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From: "jdent1 AT optonline DOT net" jdent1 AT optonline DOT net
Date: Fri, 26 Jul 2002 11:56:46 -0400
Subject: Maywood, NJ
"Maywood.jpg" - image/jpeg, 30671 bytes, 240x366 (24bit)

Renovating a rail depot, nail by nail
Friday, July 26, 2002

Staff Writer

A volunteer helping renovate Maywood's 130-year-old


He's fascinated with old buildings and rail history
So, forgive Ed Kaminski for nearly panicking two months
ago when the borough was ready to knock down its abandoned
train station, one of the oldest in the state

Ultimately, Kaminski found some relief=2E He assembled an
army of volunteers who came up with a plan that convinced
local officials that the 130-year-old Maywood Avenue
building is worth keeping

Their plan is to renovate the structure, which
served a commuter line until 1966, and later was
home of the Maywood Veterans of Foreign Wars
until 1995=2E After the renovation is complete,
probably by next summer, the group plans to create
a railroad artifact museum that will be open to the
public three or four days a year

"If we can pull it off, it would be excellent,"
said Kaminski, a salesman for ACF Industries, a
manufacturer of railroad cars in Saddle Brook
"It would be good for business=2E People's land
values would go up=2E It would be good for everybody=2E"

So every Saturday, they work, carrying picks and
hammers, peeling off 40-year-old stucco and chipped
paint, and replacing a leaky roof=2E Their goal is to
preserve what's left of history in a borough that,
some believe, has forgotten its past

And once the renovation is finished, Kaminski
and his partners say, their involvement in the
museum's upkeep will continue=2E They'll donate
railroad artifacts, from lanterns and train
schedules to switch keys and conductor hats,
for display

Kaminski heads a group of about 100 people in
the Maywood Station Historical Society division
of the New York Susquehanna and Western Technical
and Historical Society

The New York Susquehanna and Western Railroad,
which has owned the station for more than 100
years, is leasing the structure to the group for
$10 a year, Kaminski said

Kaminski's group also is asking for money and supply
donations, and plans to hold a "brick drive" in which
a donor's $50 contribution gets his or her name engraved
on a brick that will be incorporated into the station's
concrete platform

Chris Cotty, a director of passenger service at the
railroad and vice president of its historical society,
envisions the railroad running novelty passenger trains
on holidays=2E The railroad puts on similar events at other
train stations, featuring Santa Claus appearances and train
rides aboard locomotives from the 19th century

In other communities such as Westwood, Park Ridge, Glen
Ridge, and Short Hills, volunteers converted their aging
train stations into small museums

"It's going to be a nice building when its done," Cotty
said of the Maywood station=2E "I'm just glad Ed got in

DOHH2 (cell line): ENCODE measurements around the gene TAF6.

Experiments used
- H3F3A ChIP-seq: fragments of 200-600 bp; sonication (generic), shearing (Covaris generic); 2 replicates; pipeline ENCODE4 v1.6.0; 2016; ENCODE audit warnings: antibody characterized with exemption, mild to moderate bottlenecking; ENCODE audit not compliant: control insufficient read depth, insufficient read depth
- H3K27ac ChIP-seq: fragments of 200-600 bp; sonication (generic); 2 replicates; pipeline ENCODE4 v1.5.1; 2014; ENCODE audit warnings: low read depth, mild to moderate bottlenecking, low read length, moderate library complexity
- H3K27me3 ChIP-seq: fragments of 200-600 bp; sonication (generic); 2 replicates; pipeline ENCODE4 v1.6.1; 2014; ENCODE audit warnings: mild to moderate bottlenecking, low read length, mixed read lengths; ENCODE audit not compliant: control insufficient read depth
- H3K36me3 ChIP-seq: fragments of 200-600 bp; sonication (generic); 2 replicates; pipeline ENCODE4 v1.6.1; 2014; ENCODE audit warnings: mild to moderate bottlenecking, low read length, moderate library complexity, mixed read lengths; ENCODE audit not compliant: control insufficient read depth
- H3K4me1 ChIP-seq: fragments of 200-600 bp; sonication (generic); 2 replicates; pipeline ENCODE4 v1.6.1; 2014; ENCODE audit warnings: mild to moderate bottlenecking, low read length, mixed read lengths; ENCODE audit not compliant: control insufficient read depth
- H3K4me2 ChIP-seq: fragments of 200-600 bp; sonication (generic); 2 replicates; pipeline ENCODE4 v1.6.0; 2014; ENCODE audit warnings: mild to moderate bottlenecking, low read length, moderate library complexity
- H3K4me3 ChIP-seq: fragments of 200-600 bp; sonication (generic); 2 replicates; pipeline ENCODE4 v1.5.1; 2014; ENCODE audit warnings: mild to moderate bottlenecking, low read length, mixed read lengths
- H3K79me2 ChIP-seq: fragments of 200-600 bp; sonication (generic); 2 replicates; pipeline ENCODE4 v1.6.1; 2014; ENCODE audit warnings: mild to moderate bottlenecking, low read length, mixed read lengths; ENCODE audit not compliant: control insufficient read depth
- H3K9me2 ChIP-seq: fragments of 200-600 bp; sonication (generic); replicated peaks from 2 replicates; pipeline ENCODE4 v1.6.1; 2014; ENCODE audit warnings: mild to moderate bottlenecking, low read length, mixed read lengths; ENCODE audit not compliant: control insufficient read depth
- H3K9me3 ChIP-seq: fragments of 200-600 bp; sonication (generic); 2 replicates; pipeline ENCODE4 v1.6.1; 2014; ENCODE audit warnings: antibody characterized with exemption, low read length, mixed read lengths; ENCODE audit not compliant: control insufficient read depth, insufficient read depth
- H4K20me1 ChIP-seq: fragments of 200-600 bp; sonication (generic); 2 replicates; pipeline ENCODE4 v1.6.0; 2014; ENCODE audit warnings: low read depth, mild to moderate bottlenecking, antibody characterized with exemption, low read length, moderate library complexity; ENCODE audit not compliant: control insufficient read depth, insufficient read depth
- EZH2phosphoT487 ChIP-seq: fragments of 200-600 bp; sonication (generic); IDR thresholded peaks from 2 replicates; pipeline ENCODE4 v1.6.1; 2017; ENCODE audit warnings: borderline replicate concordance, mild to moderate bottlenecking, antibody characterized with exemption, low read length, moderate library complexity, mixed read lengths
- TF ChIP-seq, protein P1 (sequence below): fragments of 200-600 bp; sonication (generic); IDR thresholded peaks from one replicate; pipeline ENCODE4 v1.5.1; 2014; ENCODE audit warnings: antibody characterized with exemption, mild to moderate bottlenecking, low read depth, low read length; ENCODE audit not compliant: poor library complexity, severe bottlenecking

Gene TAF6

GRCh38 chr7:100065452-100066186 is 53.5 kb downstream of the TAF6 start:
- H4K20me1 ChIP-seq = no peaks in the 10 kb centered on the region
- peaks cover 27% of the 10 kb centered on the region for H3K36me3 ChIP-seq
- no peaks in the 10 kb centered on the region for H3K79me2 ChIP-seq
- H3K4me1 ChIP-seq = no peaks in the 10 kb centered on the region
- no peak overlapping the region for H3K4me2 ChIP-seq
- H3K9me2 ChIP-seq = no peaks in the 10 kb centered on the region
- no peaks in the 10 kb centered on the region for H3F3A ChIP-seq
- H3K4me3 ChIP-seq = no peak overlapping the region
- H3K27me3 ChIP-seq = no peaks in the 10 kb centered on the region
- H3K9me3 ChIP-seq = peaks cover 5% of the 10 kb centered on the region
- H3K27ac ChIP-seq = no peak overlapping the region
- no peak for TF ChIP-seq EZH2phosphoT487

there=2E It was starting to deteriorate=2E"

Kaminski is married and has three children, all of whom
participate in the renovation process=2E After watching the
train station deteriorate since moving to Maywood four
years ago, Kaminski believes he had no other choice

He said the Borough Council has committed no money
toward the project, other than waiving permit fees
And he isn't asking the borough for financial help
Money at Borough Hall is tight because of a strong
public backlash against the troubled municipal building
project, beset with cost overruns in recent years

Kaminski, however, credited Councilman Thomas Richards
for showing up on a recent Saturday and lending his support
Richards, a lifelong Maywood resident, said the building has
sentimental value=2E He used to ride the train from Maywood to
Hoboken on his way into New York

"If they bring that back, people will learn what it was all
about," he said=2E "They're going to be able to have exhibitions
in there=2E It's going to be great=2E"

But even with Richards' endorsement, the volunteers consider
the project all their own=2E The members come from various walks
of life: There are construction tradesmen, a photographer, and
an accountant, among others=2E All have made regular appearances
on Saturdays, climbing ladders and scraping away layers of a
building that is in remarkably good shape for its age

"That's what I love about this=2E It's not a new construction
It's really built right=2E You couldn't knock this down with a
hurricane," said Gary Loffler, a carpenter

The small structure, nearly a twin of Hackensack's Anderson
Street station, was built in 1872 when Maywood was still the
Western Hackensack section of Midland Township=2E According to
Betty Fetzer, the borough historian, the building was known
as the Maywood Station even though the borough wasn't
incorporated until 1894

For nearly 100 years, passengers hopped aboard Hoboken-bound
trains at the station, which has slanted roof anchored by
steel, arching support braces

Then, for about 20 years, the VFW used the building=2E The
velvet-red bar remains

Fetzer, who heads the Maywood Historical Society, looks
forward to donating relics=2E "In this town, we don't even
have a place to store stuff," she said=2E "It's certainly
going to be a beautiful project=2E It's going to enhance
the town=2E"

Tom Davis' e-mail address is davist@northjersey=2Ecom

Copyright =A9 2002 North Jersey Media Group Inc

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